Another England - spring
Throughout England, as in many parts of the world, local communities continue to observe seasonal events linked to a particular environment on a specific day. These calendar customs, often used as examples of a national love for sport, a rich history of folk tradition or a quietly subversive eccentricity, exist outside the established institutions of church, state and monarchy and away from more aggressive expressions of nationalism.
Generally ignoring change and outside influence these events exist as an expression of a communal identity that seems to belong to another place and time. As such they might appear quaint, nostalgic and picturesque, a part of the country’s heritage to be protected and preserved. Alternatively, they might be seen as exclusively white and patriarchal, out of time and out of place in a modern Britain.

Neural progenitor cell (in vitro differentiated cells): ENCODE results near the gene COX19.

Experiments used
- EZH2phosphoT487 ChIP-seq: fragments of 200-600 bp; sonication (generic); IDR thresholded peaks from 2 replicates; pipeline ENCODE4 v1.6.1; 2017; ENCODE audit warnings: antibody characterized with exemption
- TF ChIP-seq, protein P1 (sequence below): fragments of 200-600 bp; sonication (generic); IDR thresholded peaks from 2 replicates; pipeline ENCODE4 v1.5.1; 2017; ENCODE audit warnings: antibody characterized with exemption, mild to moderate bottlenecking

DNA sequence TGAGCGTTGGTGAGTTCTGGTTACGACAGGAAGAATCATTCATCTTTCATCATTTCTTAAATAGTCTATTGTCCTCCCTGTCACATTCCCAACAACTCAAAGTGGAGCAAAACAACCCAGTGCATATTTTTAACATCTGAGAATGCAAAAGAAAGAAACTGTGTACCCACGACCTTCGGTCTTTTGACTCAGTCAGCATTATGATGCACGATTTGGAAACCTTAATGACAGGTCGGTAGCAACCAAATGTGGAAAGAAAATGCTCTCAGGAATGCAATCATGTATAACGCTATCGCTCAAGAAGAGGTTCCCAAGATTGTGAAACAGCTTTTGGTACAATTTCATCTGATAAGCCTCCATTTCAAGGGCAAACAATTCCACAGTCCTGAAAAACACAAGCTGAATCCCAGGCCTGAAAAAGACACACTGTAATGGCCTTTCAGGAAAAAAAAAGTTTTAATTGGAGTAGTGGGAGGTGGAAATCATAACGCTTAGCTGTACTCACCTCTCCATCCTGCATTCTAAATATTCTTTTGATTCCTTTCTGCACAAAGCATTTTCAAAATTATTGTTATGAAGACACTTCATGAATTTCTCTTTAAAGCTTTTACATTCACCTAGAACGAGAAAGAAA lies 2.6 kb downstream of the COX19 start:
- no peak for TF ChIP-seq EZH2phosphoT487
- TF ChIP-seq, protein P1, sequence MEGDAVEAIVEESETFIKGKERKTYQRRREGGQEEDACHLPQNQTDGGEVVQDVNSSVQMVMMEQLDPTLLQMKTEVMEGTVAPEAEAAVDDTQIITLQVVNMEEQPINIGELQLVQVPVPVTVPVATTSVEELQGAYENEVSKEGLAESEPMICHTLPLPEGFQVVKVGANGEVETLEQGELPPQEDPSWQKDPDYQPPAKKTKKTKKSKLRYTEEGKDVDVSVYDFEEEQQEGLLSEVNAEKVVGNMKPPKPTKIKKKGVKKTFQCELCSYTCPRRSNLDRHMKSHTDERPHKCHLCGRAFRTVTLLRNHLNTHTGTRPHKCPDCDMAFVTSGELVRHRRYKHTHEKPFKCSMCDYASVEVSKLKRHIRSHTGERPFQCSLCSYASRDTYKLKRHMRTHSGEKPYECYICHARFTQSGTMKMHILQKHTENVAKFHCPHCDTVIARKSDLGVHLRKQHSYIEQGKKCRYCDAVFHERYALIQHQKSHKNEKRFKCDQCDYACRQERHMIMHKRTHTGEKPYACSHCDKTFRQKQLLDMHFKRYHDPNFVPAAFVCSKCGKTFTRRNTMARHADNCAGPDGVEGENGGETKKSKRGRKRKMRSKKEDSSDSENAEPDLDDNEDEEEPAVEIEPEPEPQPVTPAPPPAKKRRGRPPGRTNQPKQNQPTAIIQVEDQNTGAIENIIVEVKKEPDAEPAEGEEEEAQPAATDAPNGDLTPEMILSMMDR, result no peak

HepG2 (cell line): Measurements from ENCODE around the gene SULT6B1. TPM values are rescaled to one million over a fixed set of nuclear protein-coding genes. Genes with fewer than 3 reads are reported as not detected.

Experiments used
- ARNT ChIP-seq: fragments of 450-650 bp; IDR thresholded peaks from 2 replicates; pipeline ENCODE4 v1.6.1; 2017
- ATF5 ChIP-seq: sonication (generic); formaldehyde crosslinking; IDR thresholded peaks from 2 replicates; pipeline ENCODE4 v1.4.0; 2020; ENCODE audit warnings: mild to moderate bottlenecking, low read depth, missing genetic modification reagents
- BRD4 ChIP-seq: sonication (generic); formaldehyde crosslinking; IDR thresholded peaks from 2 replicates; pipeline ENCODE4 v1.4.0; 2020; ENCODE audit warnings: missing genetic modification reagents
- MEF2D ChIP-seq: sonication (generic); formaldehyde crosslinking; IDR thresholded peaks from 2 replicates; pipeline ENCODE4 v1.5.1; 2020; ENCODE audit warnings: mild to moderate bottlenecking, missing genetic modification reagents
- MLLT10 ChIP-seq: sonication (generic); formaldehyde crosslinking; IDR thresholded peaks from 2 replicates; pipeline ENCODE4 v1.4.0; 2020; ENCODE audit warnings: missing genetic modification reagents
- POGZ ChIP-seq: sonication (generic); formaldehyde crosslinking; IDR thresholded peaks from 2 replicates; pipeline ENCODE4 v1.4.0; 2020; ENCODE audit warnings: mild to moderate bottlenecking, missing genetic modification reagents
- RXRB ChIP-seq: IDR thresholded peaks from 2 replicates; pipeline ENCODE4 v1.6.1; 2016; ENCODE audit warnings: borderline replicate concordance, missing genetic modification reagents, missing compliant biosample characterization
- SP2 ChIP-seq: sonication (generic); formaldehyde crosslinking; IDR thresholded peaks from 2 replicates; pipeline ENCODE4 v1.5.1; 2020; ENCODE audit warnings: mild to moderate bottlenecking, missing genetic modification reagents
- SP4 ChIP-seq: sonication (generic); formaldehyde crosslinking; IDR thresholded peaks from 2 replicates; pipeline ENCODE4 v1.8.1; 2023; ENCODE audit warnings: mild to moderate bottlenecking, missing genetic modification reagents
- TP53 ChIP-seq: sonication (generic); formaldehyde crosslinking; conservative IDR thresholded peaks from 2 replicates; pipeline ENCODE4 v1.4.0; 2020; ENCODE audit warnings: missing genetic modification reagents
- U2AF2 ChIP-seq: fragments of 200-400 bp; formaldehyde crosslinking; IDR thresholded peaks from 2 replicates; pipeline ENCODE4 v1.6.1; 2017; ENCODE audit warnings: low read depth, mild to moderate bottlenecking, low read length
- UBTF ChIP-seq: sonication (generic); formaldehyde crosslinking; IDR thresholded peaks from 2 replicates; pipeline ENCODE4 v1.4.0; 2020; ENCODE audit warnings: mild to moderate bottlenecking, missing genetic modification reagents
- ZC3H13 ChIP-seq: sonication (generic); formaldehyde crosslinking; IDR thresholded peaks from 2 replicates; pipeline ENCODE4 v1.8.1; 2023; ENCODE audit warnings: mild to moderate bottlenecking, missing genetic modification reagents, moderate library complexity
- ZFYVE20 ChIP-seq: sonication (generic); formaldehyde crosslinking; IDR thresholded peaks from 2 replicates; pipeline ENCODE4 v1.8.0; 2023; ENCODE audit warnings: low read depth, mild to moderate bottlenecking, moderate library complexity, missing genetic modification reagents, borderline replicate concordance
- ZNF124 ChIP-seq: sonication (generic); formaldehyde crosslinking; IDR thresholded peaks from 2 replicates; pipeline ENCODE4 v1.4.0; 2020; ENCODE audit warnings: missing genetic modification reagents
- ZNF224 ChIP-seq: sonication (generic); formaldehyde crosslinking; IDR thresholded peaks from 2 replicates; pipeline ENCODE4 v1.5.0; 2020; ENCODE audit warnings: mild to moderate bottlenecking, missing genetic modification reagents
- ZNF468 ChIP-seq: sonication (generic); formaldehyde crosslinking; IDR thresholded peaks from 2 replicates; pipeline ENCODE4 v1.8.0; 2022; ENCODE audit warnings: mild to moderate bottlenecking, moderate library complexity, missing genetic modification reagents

Nevertheless these events continue to play an important role within the contemporary communities concerned occupying a valuable place in the local calendar, more important to many than Christmas or New Year, and providing those who engage and participate as performer or spectator, with a sense of belonging not just to a contemporary community, but through the ritual of tradition to a historical one.